Spix cavy has also been employed as experimental models in research on placental function [ 2 , 6 ]. Based on vaginal exfoliative cytology, the estrous cycle lasts 14—19 days and the vaginal epithelium undergoes variations related to each estrous cycle phases [ 4 ] in concert with ovarian follicular development and ovulation [ 7 ]. Laboratory rodents including mice, rats and guinea pigs are commonly used as experimental models since they have a relatively short estrous cycle and gestation length, and are easy to handle [ 8 , 9 , 10 , 11 ].
Guinea pigs Cavia porcellus , like Spix cavy were employed in some of the earliest studies elucidating morphological and physiological changes in the reproductive tract and vagina during reproductive cyclicity [ 12 , 13 , 14 , 15 ]. Moreover, the biology of the vaginal mucosa has clinical significance. For instance, atrophy of the vaginal epithelium in post-menopausal women can have serious consequences for quality of life [ 16 ] requiring therapies aimed at restoring estrogenic stimulation lost as a result of decreased ovarian synthesis [ 17 ].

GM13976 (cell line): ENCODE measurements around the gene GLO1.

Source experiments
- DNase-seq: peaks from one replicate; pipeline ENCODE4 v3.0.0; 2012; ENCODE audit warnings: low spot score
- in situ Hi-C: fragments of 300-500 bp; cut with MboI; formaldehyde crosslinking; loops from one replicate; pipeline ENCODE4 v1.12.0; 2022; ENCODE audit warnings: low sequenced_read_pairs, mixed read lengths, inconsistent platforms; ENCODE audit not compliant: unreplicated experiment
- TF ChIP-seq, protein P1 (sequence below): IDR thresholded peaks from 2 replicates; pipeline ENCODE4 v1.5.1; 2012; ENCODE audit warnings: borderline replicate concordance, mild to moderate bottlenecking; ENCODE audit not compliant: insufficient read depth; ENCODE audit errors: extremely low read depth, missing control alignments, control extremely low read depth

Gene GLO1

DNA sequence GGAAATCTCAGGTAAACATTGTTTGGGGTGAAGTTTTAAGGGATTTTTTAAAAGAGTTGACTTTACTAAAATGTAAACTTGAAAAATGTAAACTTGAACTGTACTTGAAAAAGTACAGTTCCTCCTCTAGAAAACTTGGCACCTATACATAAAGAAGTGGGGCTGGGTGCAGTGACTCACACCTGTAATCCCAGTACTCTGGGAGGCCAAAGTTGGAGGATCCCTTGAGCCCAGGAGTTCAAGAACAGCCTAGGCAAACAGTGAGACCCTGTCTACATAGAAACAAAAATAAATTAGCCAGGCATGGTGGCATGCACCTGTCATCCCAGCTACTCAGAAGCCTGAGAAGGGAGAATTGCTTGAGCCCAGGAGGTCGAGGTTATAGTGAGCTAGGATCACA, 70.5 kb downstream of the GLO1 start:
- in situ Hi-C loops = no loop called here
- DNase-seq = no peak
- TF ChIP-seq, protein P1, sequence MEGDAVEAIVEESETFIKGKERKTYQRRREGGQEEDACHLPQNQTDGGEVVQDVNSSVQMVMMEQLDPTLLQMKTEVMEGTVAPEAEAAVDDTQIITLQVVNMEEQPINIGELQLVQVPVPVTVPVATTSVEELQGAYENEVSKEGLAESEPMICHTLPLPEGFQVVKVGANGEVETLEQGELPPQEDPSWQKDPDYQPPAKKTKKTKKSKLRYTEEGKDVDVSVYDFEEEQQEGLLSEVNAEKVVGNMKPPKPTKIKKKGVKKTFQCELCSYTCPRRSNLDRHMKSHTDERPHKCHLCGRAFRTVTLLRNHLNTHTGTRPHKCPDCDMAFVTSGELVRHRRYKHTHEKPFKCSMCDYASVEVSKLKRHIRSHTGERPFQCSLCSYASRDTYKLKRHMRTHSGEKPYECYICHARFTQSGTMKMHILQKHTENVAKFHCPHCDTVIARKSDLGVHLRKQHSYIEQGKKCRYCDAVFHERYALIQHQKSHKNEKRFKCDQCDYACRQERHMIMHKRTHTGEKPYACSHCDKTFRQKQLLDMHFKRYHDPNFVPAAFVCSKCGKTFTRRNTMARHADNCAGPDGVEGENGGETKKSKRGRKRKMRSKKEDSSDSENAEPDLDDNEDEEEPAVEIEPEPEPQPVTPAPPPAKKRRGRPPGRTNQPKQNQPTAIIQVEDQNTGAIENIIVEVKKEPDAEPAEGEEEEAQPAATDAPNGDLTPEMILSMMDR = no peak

Though many treatment strategies employ local application of estrogens themselves [ 18 ], others have found success using dehydroepiandrosterone DHEA [ 19 ]. DHEA has little bioactivity of its own, but seems to provide benefits similar to estrogens [ 19 ], suggesting it may be used as a substrate for estrogen synthesis in the vaginal wall itself. Indeed, data has been reported that supports this possibility, specifically demonstrating the expression of steroidogenic enzymes in the vaginal epithelium [ 16 , 20 , 21 , 22 ].
Exfoliative vaginal cytology Reproductive cycles were monitored using exfoliative vaginal cytology. Two full cycles were monitored for each animal prior to euthanasia and tissue collection, analyzed and photodocumented by light microscopy. The predominant cells in each smear were classified as superficial, large and small intermediate, parabasal and neutrophils throughout the cycle. Then the estrous cycles phases were characterized according the different cell types present in each phase [ 4 , 7 , 12 , 13 ].
After euthanasia, the genital organs were then exposed and samples of tissues from the vaginal tube were retrieved in each phase of the cycle along with ovaries used as positive control tissue.
Alan J. The primary antiserum was omitted for negative controls. Sections were counter-stained with hematoxylin and mounted with coverslips. Western immuno-blotting The specificity of staining for Pc17 was verified by western immuno-blotting.